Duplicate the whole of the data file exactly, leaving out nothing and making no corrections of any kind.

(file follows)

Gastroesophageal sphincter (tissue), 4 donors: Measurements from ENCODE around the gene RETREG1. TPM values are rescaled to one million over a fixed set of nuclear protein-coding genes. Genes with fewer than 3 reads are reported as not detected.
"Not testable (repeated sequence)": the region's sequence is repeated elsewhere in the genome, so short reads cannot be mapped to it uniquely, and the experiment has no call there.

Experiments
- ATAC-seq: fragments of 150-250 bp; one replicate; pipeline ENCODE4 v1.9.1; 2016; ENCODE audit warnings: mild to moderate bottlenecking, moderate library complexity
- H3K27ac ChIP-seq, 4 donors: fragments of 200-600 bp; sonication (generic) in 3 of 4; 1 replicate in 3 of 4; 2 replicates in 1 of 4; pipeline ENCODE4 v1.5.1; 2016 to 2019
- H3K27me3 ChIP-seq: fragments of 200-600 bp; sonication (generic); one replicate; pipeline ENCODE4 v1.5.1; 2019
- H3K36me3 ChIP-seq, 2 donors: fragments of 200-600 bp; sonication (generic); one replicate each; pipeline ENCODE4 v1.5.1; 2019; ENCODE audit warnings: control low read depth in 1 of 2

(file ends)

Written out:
Gastroesophageal sphincter (tissue), 4 donors: Measurements from ENCODE around the gene RETREG1. TPM values are rescaled to one million over a fixed set of nuclear protein-coding genes. Genes with fewer than 3 reads are reported as not detected.
"Not testable (repeated sequence)": the region's sequence is repeated elsewhere in the genome, so short reads cannot be mapped to it uniquely, and the experiment has no call there.

Experiments
- ATAC-seq: fragments of 150-250 bp; one replicate; pipeline ENCODE4 v1.9.1; 2016; ENCODE audit warnings: mild to moderate bottlenecking, moderate library complexity
- H3K27ac ChIP-seq, 4 donors: fragments of 200-600 bp; sonication (generic) in 3 of 4; 1 replicate in 3 of 4; 2 replicates in 1 of 4; pipeline ENCODE4 v1.5.1; 2016 to 2019
- H3K27me3 ChIP-seq: fragments of 200-600 bp; sonication (generic); one replicate; pipeline ENCODE4 v1.5.1; 2019
- H3K36me3 ChIP-seq, 2 donors: fragments of 200-600 bp; sonication (generic); one replicate each; pipeline ENCODE4 v1.5.1; 2019; ENCODE audit warnings: control low read depth in 1 of 2